U.S. presidents have historically taken a healthy interest in sports and recreation. Through time, their play, their fandom, or their encouragement have shaped their constituents outlook on the role of sport in society.
The example of Teddy Roosevelt inspired citizens to stay physically fit, and to explore the nation's new national parks. Franklin Roosevelt felt it important that major league baseball continue as a source of entertainment during World War II. He also used Joe Louis' muscles as a metaphor for defeating Germany.
Harry Truman's integration of the armed forces was the impetus for baseball commissioner Happy Chandler to approve of the Brooklyn Dodgers signing of Army veteran Jackie Robinson to break the game's color barrier.
President Eisenhower was an avid golfer, which helped grow interest in the game. His successor, John F. Kennedy, was often photographed either sailing or playing touch football with his large family.
Politically, JFK established the President's Council of Physical Fitness, which instituted exercise programs in the public schools. Lyndon Johnson approved the merger of the American and National Football Leagues. And President Bush is remembered for throwing out the first pitch at an emotional World Series game after the attacks of September 11, 2001.
President Obama enjoys participating in basketball and golf, and famously fills out an NCAA Men's Basketball championship bracket on national TV.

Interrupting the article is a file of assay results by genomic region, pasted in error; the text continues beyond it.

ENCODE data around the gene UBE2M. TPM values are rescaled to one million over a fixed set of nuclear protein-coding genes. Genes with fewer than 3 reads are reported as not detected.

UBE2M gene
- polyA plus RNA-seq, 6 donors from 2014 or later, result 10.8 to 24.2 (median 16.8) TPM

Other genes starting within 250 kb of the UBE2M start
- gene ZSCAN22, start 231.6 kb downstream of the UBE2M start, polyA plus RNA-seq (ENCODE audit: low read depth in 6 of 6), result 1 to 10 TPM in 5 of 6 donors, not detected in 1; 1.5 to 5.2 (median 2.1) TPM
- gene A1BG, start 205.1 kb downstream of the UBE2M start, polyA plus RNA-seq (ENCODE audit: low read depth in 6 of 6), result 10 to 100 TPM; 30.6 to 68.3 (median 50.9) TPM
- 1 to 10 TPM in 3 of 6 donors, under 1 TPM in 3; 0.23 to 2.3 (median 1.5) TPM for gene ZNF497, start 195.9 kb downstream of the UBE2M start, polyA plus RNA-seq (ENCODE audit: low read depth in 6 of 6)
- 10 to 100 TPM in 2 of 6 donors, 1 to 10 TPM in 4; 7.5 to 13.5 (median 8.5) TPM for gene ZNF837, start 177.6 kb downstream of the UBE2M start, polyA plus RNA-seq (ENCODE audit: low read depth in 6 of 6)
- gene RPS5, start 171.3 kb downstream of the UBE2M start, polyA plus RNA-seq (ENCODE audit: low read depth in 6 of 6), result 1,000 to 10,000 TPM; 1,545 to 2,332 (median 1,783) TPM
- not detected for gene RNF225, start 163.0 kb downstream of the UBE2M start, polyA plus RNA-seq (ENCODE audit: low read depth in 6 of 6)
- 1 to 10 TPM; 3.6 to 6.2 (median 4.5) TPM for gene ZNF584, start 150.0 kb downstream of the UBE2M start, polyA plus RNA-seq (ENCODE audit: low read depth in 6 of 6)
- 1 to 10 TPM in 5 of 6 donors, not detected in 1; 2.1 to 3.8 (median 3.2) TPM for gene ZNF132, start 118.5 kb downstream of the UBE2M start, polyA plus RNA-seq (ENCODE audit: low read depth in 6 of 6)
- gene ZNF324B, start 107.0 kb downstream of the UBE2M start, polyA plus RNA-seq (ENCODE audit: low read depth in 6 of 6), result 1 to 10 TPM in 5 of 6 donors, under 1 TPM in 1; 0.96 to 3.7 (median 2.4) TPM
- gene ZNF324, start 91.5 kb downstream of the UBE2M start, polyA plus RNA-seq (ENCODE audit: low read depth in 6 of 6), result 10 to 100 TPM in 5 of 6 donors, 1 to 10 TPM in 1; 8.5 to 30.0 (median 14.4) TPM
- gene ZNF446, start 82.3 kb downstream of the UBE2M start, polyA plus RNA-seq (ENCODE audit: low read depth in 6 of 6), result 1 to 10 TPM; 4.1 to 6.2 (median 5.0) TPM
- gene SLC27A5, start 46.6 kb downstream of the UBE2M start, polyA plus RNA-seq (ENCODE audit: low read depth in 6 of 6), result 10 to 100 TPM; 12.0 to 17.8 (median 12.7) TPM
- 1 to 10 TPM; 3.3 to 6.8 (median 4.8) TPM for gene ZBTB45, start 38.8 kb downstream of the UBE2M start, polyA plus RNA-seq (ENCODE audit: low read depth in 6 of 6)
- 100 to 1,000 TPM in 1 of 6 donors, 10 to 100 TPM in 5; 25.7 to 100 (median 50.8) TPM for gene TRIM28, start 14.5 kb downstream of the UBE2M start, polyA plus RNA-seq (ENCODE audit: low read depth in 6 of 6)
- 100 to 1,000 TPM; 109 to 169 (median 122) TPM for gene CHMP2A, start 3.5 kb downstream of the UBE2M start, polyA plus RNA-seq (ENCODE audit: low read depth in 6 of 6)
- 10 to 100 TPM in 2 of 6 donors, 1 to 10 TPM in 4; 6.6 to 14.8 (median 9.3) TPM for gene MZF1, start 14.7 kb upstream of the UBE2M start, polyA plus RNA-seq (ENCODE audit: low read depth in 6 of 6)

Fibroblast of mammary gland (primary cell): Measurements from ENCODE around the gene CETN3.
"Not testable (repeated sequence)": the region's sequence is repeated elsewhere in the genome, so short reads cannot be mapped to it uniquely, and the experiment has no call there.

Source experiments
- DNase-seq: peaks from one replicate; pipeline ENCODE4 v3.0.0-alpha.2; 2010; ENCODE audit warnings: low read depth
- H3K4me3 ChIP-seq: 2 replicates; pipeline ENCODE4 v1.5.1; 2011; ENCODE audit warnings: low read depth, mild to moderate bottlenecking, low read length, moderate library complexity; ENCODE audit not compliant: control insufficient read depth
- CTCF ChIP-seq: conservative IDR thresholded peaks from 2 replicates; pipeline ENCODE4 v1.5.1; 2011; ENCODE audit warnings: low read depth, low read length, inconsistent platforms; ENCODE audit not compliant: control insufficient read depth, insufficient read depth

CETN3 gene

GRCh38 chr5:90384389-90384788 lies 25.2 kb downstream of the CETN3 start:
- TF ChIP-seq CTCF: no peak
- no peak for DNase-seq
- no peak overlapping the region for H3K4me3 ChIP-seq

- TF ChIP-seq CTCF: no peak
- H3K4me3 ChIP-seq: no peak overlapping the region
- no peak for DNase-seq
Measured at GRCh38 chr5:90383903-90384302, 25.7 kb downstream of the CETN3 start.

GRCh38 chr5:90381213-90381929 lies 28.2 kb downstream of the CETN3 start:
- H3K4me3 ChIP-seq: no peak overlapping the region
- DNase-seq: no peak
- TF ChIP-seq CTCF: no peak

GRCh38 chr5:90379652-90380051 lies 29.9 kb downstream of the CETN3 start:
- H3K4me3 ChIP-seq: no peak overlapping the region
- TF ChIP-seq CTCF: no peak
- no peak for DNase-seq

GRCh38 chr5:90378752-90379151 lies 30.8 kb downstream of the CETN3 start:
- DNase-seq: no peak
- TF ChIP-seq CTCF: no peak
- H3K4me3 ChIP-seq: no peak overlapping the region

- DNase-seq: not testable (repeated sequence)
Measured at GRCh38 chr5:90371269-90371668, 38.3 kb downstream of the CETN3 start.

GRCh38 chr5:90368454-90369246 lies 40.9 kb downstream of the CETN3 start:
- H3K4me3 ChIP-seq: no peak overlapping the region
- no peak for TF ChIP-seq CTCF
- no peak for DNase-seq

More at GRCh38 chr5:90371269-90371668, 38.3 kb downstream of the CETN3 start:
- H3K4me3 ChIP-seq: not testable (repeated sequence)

Photo: The Shadow League
On November 8th, Donald Trump was elected President of the United States. Trump, who played baseball and basketball in military school, owned the New Jersey Generals of the USFL, and whose properties have hosted professional golf tournaments, has had as direct a relationship to sport as perhaps any president since former Michigan All-American football center Gerald Ford.
As he plans his transition and administration, like every sector of society, the athletic world considers how a Trump administration could alter its landscape. On issues such as immigrant players, visiting national teams, team and individual protests, White House team visits, and sexual assault and rape, how will the policies, cabinet, coverage, and reaction to the new president color one of the world's favorite diversions?
Where will politics and sport blur, or collide? It didn't take long after Election Day for clues to emerge.
Trump had not occupied his position for 24 hours before Pistons Coach Stan Van Gundy was the first nationally prominent figure to speak out against the president-elect. “I don't think anybody can deny this guy is openly and brazenly racist and misogynistic,” Van Gundy said. “We have just thrown a good part of our population under the bus, and I have problems with thinking this is where we are as a country.”
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